Main: 4-(4-Bromophenyl)-4-(dimethylamino)-1-(2-phenylethyl)cyclohexanol (BDPC, Bromadol) is a potent narcotic analgesic with a distinctive chemical structure. Considered 10,000 times the strength of morphine, it was first reported by The Upjohn Company in 1979. BDPC is an arylcyclohexylamine derivative also bearing some chemical similarity to tramadol and venlafaxine.
BDPC has never been used in humans, but would be expected to produce effects similar to those of other potent opioid agonists, including strong analgesia, sedation, euphoria, constipation, itching and respiratory depression which could be harmful or fatal. Tolerance and dependence would be expected to develop rapidly based on the potency of the drug, as it is of a similar strength to carfentanil and so would most likely cause pronounced tachyphylaxis following repeated dosing, as is seen with the potent fentanyl analogues.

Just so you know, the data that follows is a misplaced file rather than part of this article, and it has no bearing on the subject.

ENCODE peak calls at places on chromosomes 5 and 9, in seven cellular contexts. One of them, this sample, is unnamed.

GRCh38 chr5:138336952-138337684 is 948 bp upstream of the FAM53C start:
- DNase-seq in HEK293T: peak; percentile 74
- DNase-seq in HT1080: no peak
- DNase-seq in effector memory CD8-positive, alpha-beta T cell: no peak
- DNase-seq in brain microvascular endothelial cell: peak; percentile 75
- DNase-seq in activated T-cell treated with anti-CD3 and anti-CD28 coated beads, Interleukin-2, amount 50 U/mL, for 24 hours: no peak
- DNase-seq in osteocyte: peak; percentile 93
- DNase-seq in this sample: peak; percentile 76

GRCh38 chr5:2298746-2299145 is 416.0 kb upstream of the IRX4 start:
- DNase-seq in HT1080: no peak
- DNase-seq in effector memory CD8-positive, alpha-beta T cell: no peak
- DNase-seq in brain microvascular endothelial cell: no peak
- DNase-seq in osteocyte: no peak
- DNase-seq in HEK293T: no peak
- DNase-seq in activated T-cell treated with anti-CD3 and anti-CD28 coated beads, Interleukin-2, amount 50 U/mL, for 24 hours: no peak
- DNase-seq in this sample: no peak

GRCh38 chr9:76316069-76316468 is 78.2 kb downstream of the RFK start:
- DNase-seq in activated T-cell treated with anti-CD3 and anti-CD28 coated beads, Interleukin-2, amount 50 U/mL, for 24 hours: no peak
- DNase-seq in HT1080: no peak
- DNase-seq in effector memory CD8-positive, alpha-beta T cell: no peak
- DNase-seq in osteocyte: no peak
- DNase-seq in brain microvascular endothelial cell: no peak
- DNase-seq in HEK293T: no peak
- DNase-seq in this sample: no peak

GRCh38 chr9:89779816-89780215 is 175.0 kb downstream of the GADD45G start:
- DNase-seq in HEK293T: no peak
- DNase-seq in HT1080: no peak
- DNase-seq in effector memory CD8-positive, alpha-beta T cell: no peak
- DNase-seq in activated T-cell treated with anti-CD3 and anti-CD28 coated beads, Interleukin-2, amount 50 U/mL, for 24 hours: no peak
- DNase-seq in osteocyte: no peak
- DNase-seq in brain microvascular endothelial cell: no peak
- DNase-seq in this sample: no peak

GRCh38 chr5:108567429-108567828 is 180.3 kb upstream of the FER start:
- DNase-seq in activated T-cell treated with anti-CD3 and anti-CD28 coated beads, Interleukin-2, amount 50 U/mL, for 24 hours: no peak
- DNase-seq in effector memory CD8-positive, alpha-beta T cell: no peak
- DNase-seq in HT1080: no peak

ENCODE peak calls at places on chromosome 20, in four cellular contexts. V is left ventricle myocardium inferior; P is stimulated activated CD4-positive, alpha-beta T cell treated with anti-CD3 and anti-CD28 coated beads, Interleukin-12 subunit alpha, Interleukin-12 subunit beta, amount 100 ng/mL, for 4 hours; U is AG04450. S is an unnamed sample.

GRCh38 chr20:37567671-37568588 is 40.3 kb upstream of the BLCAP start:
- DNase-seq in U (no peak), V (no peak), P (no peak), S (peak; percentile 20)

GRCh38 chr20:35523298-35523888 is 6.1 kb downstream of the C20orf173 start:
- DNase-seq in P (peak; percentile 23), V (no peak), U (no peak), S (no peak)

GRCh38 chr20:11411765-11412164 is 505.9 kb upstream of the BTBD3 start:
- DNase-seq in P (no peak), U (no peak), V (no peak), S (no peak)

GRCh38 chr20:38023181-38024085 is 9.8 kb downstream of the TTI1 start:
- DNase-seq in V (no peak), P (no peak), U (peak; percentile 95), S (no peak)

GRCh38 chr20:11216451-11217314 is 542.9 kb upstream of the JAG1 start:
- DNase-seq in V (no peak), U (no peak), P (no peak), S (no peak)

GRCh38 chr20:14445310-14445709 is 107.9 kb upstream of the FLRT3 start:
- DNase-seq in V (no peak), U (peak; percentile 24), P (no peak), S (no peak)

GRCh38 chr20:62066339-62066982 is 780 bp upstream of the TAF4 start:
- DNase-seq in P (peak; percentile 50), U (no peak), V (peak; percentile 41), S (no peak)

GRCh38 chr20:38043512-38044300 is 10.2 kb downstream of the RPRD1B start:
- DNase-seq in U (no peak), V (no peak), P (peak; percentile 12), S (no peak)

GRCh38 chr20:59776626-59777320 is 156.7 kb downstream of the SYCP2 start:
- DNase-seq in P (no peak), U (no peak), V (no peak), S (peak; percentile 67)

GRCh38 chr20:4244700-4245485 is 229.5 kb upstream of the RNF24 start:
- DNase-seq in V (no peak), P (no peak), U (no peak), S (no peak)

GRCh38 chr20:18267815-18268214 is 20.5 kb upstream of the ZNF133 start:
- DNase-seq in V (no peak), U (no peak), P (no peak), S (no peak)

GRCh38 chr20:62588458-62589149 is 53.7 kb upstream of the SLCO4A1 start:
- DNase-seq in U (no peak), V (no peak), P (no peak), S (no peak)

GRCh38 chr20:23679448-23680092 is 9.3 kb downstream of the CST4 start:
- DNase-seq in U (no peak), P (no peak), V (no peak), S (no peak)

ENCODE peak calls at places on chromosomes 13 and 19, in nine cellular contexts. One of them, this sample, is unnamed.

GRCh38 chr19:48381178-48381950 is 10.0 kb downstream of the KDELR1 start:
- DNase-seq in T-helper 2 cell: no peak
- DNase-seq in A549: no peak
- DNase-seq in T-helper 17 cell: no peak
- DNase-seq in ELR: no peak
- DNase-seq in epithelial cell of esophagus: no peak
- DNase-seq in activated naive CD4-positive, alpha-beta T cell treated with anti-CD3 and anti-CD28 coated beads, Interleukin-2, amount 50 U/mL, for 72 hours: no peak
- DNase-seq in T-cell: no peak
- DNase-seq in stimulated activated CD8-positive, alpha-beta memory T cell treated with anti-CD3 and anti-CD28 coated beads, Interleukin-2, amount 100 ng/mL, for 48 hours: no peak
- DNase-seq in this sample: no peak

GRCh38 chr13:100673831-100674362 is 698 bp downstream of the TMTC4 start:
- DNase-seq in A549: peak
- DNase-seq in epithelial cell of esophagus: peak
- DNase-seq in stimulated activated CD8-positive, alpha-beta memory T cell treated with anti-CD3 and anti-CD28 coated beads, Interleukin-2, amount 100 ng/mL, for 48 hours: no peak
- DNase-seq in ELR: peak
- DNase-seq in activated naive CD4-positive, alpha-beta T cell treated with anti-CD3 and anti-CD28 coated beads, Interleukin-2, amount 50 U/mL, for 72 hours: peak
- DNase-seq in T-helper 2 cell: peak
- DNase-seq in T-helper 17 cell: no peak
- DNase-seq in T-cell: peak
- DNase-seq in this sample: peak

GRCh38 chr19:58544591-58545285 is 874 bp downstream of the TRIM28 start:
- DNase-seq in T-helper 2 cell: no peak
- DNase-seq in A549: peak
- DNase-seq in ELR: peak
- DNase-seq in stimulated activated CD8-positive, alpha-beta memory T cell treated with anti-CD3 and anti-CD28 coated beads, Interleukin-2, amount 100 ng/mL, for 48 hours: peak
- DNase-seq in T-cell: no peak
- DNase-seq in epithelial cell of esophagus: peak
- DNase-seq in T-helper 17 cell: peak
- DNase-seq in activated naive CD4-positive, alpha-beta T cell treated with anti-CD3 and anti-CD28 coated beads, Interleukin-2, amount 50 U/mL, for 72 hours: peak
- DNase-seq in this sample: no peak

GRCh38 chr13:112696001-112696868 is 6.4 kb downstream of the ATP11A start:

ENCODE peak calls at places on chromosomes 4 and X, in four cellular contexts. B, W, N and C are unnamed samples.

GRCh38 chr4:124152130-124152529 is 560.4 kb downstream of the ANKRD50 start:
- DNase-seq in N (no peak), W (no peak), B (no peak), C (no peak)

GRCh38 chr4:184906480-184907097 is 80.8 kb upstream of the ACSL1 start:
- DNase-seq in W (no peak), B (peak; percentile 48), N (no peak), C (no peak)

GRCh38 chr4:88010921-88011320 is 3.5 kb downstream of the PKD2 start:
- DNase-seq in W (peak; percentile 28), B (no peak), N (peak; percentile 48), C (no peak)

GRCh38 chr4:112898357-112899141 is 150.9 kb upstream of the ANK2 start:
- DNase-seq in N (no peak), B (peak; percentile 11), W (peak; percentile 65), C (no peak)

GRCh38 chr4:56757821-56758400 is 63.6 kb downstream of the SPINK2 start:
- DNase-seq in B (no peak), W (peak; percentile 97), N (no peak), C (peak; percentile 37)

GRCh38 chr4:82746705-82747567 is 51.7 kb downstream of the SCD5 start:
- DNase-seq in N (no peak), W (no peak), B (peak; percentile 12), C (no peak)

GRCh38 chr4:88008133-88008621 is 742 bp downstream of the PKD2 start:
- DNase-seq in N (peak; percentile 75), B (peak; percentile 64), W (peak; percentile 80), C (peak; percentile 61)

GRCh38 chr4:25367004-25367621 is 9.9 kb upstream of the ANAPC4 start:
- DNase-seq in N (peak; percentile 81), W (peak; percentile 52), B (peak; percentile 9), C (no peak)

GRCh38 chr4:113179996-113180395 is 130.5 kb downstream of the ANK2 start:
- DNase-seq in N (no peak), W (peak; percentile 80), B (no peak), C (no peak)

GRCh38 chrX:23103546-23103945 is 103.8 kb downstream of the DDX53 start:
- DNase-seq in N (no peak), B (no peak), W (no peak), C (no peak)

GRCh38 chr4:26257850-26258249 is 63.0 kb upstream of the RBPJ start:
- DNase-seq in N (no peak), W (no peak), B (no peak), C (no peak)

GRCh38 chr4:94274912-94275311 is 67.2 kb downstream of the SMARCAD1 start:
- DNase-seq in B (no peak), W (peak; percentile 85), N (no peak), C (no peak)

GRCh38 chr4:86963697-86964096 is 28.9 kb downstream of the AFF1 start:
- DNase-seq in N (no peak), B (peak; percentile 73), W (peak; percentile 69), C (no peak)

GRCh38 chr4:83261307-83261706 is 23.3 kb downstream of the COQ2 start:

Several related analogues such as the p-methyl and ring-unsubstituted compounds have also been investigated. Bromadol is the lead compound in this series that attracted so much interest in it initially. A large number of analogs have been prepared, and the SAR is very well established. Lednicer constructed Dreiding models to show that the model of bromadol will give an exact overlay on a model of fentanyl.
NMDA receptor connection
For example, a positional isomer of ketamine is an idea that has been pursued. 2-Hydroxy-PCP and 2-methoxyphencyclidine were both recently reported. The 4-positional isomers would seem like a logical extension of this work. However, it is more common for the 4-keto group to be kept in the form of its corresponding ethylene ketal.
It is made from 1,4-cyclohexadione. Details for this are outlined in Organic Syntheses. Grünenthal Ex 6 U.S. Patent 7,183,436 U.S. Patent 7,211,694 U.S. Patent 4,366,172